Mouse: overly large sweater
    Octopus: six socks
    Elephant: says she’ll open it later, appears to be donuts based on end picture.
    Mountain goat: extremely long scarf
    Lemur: extra-large undies
  3. After each animal receives their less-than-well-thought-out gift, Lemur reminds them “It’s the thought that counts.”

OK, so here’s my issue: the gifts didn’t appear to be thought out at ALL. Why would you get a mouse a very large sweater, Mr. Panda? Don’t you know the size and/or preferences of your friends?  As someone who prides herself on giving gifts people will like, it irks me to have to be all enthusiastic about a gift that was clearly last-minute/not purchased with the receiver’s enjoyment in mind.

I mean, I get it. We want kids to be grateful for what they get, even if that thing is disappointing/not what they wanted/not what they hoped for/kind of lame. But…c’mon. The octopus has TWO missing socks, peeps. Two. Did Mr. Panda not even remember the number of arms his friend has?

Anyway, I have two related anecdotes.

  1. When my little brother was five, my nana gave him an RC car. He LOVED it. He wanted nothing more than that gift. It was the first gift he opened, and my poor aunt had to follow up with…a turtleneck. My brother, being the polite little fellow he was, opened the turtleneck, gave it the most cursory glance possible and flung it over his shoulder while saying “Thanks, it’s just what I always wanted!” and continued playing with the car. Thankfully, my aunt has an excellent sense of humour and laughed it off. So, points to Ravenclaw for good manners…but…his heart really wasn’t in it.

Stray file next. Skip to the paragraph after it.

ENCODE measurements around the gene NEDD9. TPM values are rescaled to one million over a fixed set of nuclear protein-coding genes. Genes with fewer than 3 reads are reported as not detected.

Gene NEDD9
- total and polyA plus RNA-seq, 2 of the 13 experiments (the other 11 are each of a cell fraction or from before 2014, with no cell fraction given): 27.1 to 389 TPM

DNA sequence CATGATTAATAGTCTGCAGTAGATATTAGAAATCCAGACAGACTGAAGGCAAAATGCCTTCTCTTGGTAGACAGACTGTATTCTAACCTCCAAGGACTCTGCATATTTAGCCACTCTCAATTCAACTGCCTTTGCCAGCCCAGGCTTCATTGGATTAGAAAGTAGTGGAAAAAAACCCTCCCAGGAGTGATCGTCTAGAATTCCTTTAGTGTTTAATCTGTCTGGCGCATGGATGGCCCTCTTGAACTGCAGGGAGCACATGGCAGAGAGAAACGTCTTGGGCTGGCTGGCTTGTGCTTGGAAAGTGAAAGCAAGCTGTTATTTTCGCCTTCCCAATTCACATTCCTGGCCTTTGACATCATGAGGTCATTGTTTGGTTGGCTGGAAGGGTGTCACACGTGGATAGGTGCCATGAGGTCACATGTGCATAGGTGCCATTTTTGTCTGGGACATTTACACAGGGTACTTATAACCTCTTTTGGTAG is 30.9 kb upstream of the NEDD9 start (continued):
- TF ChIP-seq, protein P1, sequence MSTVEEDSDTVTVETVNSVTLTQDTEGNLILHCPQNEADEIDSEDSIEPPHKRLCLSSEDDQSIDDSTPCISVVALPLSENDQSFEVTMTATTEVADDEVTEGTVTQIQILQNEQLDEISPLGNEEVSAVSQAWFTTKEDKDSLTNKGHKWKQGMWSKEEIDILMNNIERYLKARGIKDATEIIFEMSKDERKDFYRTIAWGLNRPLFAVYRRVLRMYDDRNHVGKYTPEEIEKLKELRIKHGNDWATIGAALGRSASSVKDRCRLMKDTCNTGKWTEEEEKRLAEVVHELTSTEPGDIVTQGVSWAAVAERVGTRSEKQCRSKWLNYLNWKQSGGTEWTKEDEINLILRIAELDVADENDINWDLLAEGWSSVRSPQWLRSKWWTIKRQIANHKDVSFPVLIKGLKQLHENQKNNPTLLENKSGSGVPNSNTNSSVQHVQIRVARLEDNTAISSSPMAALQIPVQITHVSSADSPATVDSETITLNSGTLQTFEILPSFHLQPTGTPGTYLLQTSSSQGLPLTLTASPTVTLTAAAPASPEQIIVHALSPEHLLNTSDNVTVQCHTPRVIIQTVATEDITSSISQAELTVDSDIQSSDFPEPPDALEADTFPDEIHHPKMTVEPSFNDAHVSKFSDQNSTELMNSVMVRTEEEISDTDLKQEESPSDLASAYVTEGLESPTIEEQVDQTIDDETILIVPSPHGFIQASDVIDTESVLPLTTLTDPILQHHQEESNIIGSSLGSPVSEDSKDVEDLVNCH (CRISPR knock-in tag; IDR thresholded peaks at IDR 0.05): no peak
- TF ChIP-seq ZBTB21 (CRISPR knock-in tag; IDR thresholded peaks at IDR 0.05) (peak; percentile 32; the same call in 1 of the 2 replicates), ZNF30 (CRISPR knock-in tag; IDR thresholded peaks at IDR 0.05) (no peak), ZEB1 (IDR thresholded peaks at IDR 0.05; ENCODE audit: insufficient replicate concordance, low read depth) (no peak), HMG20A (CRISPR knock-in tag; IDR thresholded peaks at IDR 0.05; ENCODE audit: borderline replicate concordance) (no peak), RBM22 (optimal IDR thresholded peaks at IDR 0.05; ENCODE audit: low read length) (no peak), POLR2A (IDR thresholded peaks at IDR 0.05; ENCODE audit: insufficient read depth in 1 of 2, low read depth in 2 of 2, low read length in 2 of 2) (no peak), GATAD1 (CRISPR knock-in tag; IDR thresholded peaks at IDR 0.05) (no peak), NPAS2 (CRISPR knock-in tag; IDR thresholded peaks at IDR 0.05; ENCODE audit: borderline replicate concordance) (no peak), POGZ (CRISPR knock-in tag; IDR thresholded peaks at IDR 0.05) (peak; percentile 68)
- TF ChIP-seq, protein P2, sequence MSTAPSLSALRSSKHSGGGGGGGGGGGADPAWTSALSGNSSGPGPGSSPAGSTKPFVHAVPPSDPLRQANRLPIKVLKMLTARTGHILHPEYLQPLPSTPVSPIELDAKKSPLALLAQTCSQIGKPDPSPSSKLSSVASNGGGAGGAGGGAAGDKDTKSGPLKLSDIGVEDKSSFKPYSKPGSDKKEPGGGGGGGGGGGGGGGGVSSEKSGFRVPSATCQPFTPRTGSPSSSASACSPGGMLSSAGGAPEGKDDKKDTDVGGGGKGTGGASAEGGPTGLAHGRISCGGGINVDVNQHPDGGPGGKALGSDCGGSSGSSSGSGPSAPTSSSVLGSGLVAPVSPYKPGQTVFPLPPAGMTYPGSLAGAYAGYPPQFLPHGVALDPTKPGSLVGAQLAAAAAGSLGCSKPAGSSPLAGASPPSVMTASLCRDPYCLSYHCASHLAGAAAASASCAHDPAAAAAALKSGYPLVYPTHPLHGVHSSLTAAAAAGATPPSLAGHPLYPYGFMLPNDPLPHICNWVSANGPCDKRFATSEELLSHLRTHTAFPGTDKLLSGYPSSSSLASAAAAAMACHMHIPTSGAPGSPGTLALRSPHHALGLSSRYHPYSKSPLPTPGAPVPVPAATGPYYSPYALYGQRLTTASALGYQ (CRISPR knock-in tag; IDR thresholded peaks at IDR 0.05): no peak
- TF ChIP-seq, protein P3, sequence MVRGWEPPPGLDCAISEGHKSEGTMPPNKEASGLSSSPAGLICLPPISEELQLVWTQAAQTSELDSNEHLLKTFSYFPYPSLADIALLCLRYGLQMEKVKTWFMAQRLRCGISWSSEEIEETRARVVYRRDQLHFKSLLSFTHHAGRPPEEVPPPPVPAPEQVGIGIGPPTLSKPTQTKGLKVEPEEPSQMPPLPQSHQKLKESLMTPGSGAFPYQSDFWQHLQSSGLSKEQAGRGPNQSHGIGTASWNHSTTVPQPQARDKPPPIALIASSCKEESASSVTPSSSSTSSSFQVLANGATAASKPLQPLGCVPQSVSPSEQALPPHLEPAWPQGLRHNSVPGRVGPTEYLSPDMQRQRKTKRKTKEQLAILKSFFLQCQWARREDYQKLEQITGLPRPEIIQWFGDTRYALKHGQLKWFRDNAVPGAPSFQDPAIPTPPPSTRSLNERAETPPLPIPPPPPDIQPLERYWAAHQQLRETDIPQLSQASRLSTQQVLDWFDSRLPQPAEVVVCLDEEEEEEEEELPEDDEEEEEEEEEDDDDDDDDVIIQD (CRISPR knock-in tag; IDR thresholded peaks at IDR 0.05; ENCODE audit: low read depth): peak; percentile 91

2. A few years ago, an individual (who shall not be named) gave out random ornaments to our family at Christmas. They were all EXACTLY the same and purchased from the dollar store, but this person made a really big deal about having to give each person a ‘special’ one and awaiting our gushing thanks. (This was not a child handing these out, mind you.) We all said, “OH, THANK YOU!” because, manners. But really? It was a last-minute gift that was clearly given no thought whatsoever.

So I get the point. We’ve all got to be grateful for any gift. But by the same token, we need to think about those that we’re giving to and really consider what they might like. I honestly thought the end of the story was going to involve the animals swapping the gifts and then everyone thanking each other. Maybe Mr. Panda just confused the gifts! Maybe it was all a big mix-up! Label the packages, Mr. P!

Alas, no.

Lily was surprised the book ended when it did. She asked if there were pages missing, so I don’t think she felt the issues were adequately resolved. I kind of have to agree.

Mr. Panda, we WANTED to love this book as much as we love Please, Mr. Panda (which is a lot), but…there was just something missing in this one. Mr. Panda doesn’t seem to get the idea of joyful giving, and generally seems to be giving a big, furry middle finger to the critters he’s purchased presents for.

And that’s not good manners at all, Mr. Panda.

Mama’s Review: 3/5 pandas  (most of those pandas are for the art, which is fantastic)

Lily’s Review: “So that’s just how the story ends? Huh.”